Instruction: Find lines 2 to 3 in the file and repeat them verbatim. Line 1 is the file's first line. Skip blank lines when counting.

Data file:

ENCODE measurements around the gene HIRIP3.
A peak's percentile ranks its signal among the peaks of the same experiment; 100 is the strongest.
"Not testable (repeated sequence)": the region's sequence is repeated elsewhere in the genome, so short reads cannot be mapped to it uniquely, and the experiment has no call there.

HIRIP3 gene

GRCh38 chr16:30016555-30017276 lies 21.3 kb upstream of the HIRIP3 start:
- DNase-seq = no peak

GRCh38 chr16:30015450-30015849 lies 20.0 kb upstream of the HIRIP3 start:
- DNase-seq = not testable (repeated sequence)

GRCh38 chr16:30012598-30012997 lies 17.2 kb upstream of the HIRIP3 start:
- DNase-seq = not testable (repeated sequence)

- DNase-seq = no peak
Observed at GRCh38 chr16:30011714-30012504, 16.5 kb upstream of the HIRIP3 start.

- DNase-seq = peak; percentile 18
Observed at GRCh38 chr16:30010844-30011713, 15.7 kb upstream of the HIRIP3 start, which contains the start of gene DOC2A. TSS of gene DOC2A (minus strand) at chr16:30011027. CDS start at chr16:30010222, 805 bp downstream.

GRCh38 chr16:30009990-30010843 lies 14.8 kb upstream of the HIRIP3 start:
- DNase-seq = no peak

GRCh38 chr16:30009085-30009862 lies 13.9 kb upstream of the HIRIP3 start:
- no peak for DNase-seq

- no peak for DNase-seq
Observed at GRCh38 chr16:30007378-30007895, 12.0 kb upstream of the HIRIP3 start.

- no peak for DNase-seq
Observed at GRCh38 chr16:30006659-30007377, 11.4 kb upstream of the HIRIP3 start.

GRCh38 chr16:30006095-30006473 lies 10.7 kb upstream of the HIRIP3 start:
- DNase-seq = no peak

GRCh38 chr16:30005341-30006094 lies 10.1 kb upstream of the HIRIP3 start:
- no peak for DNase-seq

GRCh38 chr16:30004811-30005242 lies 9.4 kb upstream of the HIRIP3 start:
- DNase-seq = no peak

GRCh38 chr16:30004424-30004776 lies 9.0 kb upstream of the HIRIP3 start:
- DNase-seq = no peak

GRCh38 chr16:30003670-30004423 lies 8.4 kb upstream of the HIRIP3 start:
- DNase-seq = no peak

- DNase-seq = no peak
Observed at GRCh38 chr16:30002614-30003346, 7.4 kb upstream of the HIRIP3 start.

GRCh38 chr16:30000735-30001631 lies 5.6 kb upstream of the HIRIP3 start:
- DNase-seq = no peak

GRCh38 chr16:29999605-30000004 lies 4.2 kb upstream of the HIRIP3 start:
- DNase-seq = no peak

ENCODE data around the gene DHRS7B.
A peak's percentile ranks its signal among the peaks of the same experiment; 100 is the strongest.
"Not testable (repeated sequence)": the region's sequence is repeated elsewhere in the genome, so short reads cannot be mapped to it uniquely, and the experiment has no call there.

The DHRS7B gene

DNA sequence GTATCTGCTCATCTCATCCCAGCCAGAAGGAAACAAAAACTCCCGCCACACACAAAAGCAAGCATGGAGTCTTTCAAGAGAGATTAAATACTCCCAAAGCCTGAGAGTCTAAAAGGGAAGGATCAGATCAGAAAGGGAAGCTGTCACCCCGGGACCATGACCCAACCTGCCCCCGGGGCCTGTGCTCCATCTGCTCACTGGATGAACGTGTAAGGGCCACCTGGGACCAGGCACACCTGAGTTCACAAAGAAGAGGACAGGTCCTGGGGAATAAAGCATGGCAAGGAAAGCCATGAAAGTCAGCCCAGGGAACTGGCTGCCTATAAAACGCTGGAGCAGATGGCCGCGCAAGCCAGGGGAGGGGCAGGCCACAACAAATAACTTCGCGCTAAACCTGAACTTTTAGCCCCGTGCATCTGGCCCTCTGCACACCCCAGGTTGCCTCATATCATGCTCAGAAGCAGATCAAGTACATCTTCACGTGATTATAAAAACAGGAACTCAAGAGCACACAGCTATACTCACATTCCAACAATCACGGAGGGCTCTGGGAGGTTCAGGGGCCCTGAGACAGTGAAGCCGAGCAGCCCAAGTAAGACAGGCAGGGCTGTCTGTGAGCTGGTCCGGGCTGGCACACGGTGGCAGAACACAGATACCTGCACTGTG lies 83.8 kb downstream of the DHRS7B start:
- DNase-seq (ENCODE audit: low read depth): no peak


A peak's percentile ranks its signal among the peaks of the same experiment; 100 is the strongest.
"Not testable (repeated sequence)": the region's sequence is repeated elsewhere in the genome, so short reads cannot be mapped to it uniquely, and the experiment has no call there.